The Attorney General’s Office will make the funds available to Washington women harmed by mesh devices
OLYMPIA — Attorney General Bob Ferguson today announced that Boston Scientific, a medical device manufacturer, will pay more than $8.8 million to Washington for misrepresentations and failure to include serious risks in the instructions and marketing materials for surgical mesh devices.
Ferguson’s office led the multistate case against Boston Scientific, Washington’s third resolution in the last three years against companies that produce surgical mesh devices. Including today’s funds, Ferguson has garnered approximately $20 million for Washington women who received transvaginal mesh.
“Boston Scientific’s deception caused women to suffer in deeply personal ways,” Ferguson said. “I hope this money will provide some measure of relief to the thousands of Washington women who live with the undisclosed side effects of these devices every day.”
In addition to the monetary payment, Boston Scientific must implement legally enforceable corporate reforms that will prevent the company’s harmful conduct from continuing in the future. These corporate reforms include mandatory training for independent contractors, agents, and employees that sell, market or promote mesh, clear disclosures about complications to health care providers, and clear descriptions of complications in terms reasonably understandable to a patient in marketing materials intended to reach patients.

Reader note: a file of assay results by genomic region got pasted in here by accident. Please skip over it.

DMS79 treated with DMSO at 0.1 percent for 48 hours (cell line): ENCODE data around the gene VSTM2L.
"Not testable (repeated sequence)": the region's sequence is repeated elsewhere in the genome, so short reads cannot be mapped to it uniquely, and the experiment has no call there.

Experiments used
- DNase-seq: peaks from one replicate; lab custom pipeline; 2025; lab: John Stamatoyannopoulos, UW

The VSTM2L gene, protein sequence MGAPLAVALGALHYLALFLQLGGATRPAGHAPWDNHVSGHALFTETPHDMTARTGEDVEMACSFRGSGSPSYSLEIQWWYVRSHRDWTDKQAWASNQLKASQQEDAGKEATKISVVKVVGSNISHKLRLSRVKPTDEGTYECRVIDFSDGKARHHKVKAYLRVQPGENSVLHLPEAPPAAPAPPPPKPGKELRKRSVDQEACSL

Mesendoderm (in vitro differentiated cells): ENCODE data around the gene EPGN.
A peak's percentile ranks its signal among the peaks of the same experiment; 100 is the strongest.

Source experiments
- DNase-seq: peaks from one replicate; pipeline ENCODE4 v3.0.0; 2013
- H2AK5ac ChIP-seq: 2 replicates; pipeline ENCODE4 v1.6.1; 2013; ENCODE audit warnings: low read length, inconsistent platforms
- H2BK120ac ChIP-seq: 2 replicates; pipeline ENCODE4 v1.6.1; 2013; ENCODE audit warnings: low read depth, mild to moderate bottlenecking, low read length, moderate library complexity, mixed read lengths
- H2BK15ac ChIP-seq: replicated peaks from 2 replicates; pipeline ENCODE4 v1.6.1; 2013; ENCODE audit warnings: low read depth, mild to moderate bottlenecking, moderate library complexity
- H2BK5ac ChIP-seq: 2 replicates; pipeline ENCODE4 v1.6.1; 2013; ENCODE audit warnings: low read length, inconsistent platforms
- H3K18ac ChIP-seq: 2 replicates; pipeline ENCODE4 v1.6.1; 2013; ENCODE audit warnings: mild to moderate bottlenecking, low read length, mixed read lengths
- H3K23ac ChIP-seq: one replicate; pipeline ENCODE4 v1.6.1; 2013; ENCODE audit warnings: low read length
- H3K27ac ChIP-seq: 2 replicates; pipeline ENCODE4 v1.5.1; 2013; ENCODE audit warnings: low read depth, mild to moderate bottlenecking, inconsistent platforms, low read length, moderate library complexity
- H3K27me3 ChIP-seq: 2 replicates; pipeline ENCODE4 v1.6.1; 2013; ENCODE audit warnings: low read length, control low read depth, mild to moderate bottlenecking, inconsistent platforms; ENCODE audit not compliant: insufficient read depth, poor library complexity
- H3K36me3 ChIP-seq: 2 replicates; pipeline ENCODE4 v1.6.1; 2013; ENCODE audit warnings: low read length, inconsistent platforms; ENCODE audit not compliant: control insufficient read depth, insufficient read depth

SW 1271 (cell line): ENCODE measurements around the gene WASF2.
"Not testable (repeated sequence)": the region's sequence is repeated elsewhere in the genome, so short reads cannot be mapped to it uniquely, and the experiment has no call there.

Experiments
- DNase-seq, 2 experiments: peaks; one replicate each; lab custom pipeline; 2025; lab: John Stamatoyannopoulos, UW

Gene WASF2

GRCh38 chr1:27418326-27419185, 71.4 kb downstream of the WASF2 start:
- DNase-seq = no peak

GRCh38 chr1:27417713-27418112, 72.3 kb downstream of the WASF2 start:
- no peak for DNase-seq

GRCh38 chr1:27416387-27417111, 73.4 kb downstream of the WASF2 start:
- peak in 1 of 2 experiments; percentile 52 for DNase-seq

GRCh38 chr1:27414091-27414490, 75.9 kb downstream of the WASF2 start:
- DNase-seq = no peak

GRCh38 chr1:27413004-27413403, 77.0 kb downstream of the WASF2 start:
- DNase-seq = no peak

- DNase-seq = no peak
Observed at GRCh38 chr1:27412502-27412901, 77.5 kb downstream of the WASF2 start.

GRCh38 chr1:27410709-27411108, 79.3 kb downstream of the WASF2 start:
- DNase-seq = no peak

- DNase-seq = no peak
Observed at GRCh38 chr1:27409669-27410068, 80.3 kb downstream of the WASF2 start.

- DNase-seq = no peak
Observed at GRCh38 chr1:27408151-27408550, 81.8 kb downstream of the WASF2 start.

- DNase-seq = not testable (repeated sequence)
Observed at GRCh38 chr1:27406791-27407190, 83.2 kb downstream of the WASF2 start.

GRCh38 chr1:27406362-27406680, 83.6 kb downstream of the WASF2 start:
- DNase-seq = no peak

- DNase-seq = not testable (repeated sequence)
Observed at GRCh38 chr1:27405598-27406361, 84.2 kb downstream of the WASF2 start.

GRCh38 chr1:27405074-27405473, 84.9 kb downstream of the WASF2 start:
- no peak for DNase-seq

The money will be added to a larger restitution fund for women who received transvaginal mesh devices, established after Johnson & Johnson paid $9.9 million to Washington on the eve of trial in April of 2019 over the company’s failure to disclose the serious risks of their surgical mesh devices. Ferguson added to that fund in September of 2020 when mesh device manufacturer Bard paid $2.38 million to Washington for similar conduct.
All women who received transvaginal mesh implants in Washington are eligible to receive funds from the recovery. Between all major transvaginal mesh manufacturers in the United States, tens of thousands of Washingtonians were implanted with transvaginal mesh devices and will be eligible to receive restitution. Attorney General Ferguson’s restitution fund is separate from and not related to any recovery Washingtonians receive in a personal injury lawsuit or class action lawsuit regarding surgical mesh devices. Many lawsuits have been filed across the country regarding these devices.
So far, Washington has directed more than $11 million to Washington women who received transvaginal mesh devices as the result of an initial claims process after the Johnson & Johnson and Bard recoveries.
The Attorney General’s Office will announce a second formal claims process in the future. Due to privacy protections, the Attorney General’s Office does not know the identity of the many women implanted with transvaginal mesh in Washington state. Consequently, the Attorney General’s Office cannot reach out to all affected women directly. Affected women who would like to be part of the second claims process can submit their contact information at www.WAAGMeshSettlement.com to receive a claims form when the process opens. For questions about the mesh fund, please email info@WAAGMeshSettlement.com for more information. If you have previously submitted a claim at WAAGMeshSettlement.com, we already have your information, and you do not need to do anything further. Depending on the number of new claims, those who have previously received money from the fund may be eligible for additional restitution.